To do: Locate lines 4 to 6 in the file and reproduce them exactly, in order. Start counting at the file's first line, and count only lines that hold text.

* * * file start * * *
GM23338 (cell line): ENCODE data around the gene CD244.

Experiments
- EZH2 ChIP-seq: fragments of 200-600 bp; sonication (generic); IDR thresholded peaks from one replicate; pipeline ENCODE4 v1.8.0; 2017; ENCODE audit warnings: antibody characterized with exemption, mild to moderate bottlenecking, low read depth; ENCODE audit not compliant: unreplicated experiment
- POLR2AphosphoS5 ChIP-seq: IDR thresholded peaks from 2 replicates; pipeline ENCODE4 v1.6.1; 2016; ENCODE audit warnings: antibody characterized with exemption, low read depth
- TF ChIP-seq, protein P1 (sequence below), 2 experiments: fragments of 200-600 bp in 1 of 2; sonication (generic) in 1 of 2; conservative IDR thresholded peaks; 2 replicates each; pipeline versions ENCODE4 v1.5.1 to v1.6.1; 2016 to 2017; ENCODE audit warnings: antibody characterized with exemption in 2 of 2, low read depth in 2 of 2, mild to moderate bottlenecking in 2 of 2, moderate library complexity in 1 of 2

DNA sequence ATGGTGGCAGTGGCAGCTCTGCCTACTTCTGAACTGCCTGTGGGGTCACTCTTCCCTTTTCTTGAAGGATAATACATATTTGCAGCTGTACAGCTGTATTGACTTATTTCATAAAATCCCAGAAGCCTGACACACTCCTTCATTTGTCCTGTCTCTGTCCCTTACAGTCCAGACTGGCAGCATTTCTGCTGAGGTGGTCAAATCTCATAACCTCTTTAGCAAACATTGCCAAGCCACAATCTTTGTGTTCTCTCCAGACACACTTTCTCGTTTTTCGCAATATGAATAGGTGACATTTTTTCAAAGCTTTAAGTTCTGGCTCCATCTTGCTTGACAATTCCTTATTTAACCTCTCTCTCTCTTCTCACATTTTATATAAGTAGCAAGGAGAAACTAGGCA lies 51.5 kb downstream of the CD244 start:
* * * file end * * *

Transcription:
- POLR2AphosphoS5 ChIP-seq: IDR thresholded peaks from 2 replicates; pipeline ENCODE4 v1.6.1; 2016; ENCODE audit warnings: antibody characterized with exemption, low read depth
- TF ChIP-seq, protein P1 (sequence below), 2 experiments: fragments of 200-600 bp in 1 of 2; sonication (generic) in 1 of 2; conservative IDR thresholded peaks; 2 replicates each; pipeline versions ENCODE4 v1.5.1 to v1.6.1; 2016 to 2017; ENCODE audit warnings: antibody characterized with exemption in 2 of 2, low read depth in 2 of 2, mild to moderate bottlenecking in 2 of 2, moderate library complexity in 1 of 2

DNA sequence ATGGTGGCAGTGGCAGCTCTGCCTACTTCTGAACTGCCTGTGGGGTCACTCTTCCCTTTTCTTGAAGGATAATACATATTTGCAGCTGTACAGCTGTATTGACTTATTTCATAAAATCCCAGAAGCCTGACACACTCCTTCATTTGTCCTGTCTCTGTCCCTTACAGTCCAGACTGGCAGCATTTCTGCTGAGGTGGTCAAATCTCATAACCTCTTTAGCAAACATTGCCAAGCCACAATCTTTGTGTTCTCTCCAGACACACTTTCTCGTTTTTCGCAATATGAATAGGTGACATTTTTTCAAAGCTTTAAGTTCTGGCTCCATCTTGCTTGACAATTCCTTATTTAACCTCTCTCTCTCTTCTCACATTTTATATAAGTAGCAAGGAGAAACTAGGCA lies 51.5 kb downstream of the CD244 start: